It seems disingenuous to say that I'm "playing" Charity Miles because even though it's an app, it's not really a game. But I like to keep my themes consistent so "playing" it is!
Charity Miles is an app that tracks your walking, running, or biking workout via GPS and uses your mileage to donate to charity. In the abstract. In practice, the donations are physically given out once a year, based on everyone's total mileage. So if you walk, run, or bike X miles in a term, an amount based on X will be given to a charity at the end of the term. You earn up to $0.25 US / mile by walking or running, and up to $0.10 US / mile by biking. "Up to" because some kind of bookkeeping voodoo means that if CharityMiles' userbase outperforms a set limit, they might have to tweak their donations. You choose the charity you want to raise money for before each work out. There are a lot to choose from; right now I'm focusing on a water charity.
(Unfortunately, one of the charities supported is Autism Speaks. Another cool thing you can do this April is to comment on Charity Miles' Facebook wall and ask them to reconsider their partnership with that particular charity.)
Now that it's warming up and (more importantly) getting light here again, JV and I are much more amenable to going out and walking. Right around fall I discovered that I'd rather walk than do anything else, in terms of physical activity—right in time for it to get dark and cold. But hopefully my love of walking and my desire to help others (coupled with my inability to help as much as I'd like) will result in me getting out of the apartment and on my feet a little more often.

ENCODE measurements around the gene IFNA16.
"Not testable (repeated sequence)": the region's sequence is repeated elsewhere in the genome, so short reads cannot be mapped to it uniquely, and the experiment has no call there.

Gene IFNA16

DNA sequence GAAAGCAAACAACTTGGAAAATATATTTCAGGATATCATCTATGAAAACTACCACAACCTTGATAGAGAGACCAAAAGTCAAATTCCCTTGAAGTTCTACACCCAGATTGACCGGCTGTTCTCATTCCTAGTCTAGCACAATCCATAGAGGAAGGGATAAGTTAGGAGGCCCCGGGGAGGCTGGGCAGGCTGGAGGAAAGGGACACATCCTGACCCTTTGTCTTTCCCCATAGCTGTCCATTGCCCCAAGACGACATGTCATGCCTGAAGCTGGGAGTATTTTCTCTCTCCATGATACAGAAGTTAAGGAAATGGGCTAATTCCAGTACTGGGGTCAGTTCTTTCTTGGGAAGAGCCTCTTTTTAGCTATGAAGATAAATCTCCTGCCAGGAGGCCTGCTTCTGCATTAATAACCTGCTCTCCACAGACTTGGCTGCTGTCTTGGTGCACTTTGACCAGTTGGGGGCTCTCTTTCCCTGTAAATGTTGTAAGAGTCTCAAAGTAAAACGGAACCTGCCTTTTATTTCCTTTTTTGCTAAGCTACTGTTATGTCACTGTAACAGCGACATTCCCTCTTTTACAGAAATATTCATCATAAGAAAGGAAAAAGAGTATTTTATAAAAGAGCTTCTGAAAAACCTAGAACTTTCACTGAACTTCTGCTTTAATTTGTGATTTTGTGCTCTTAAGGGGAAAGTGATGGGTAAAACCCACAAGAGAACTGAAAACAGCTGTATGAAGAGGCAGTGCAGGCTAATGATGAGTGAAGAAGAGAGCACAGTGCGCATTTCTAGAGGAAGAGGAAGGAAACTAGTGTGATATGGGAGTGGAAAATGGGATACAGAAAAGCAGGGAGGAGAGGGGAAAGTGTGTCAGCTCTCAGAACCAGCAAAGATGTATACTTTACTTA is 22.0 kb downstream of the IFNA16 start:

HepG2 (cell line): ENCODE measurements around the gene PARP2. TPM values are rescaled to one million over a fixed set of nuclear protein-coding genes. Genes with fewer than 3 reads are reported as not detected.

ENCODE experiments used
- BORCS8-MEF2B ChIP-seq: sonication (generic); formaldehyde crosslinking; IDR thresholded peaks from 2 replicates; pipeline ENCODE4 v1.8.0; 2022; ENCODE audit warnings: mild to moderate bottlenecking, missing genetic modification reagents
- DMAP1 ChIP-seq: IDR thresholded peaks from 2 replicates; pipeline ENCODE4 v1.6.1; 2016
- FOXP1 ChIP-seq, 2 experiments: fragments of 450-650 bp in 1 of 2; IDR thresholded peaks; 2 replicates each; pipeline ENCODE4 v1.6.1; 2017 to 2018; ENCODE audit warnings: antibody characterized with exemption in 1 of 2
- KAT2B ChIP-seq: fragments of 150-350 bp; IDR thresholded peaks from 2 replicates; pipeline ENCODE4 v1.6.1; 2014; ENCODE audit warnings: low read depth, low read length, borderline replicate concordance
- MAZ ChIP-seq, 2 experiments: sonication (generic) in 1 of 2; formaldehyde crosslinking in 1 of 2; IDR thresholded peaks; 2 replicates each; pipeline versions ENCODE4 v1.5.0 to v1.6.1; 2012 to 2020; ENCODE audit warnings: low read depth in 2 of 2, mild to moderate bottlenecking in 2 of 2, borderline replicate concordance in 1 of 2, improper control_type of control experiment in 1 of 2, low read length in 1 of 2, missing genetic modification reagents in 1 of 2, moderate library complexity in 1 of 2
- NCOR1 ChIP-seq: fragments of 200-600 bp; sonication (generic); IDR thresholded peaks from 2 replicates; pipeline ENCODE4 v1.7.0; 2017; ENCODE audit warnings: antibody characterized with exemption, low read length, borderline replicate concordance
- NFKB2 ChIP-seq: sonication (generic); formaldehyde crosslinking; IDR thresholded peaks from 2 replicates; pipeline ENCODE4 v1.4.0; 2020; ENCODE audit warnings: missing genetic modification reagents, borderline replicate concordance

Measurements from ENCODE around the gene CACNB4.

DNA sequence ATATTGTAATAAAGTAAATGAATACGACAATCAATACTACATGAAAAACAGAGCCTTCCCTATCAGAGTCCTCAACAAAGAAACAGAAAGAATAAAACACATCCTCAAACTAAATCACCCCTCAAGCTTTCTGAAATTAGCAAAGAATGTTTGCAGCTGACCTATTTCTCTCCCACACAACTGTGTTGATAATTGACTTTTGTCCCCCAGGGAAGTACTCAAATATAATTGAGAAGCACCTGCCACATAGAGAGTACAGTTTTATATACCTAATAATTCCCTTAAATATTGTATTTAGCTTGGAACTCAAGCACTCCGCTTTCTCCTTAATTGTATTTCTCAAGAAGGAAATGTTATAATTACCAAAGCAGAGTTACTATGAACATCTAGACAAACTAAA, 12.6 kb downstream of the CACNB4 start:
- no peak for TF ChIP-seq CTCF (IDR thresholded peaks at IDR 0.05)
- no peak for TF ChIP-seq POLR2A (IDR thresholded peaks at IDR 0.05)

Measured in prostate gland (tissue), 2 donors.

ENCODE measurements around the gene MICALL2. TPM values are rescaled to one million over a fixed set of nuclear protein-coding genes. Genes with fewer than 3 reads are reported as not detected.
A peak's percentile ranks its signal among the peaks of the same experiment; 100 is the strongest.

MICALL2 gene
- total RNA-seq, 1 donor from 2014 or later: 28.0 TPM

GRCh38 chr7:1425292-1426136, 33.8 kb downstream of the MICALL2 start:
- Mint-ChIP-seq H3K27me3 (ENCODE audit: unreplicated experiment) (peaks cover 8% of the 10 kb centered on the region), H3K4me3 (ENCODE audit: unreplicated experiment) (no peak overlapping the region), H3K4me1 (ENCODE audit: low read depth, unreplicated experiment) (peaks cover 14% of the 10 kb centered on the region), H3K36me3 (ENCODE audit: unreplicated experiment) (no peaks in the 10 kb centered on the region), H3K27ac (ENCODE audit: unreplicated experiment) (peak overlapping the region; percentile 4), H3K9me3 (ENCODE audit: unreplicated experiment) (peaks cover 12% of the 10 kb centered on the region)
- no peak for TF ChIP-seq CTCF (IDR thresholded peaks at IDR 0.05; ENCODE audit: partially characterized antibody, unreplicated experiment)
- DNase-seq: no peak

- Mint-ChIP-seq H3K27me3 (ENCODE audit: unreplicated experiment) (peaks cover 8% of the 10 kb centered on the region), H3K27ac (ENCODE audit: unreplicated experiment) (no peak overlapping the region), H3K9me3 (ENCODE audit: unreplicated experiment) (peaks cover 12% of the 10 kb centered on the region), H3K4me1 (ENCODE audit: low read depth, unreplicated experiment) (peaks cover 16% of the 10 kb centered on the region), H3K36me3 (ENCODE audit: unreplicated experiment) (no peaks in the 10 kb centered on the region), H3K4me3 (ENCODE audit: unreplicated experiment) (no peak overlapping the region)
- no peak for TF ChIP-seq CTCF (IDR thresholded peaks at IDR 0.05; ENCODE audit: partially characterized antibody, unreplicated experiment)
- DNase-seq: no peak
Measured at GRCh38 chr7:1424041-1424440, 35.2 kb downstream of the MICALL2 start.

It definitely seems to good to be true, but so far I have yet to come across any concerns about things like data mining or privacy invasions. That's always my secret fear with apps like these: that the company is benefiting from me in ways that I'm not aware of or that I'd never agree to if they told me up front. But while you can find no end of articles decrying Facebook's privacy issues and data mining practices, Charity Miles seems in the clear.
I've been enjoying walking and biking to Mordor, but the reality check of: "It is so easy for you to just go outside and move, that's all it takes to be able to help someone, you might as well just do it" has been the kick in the pants I need. I mean, if I never make it to Mordor, so what? The only person who misses out is me. But to help build a well to increase clean water access? Sure, I can walk around the block to help make that happen.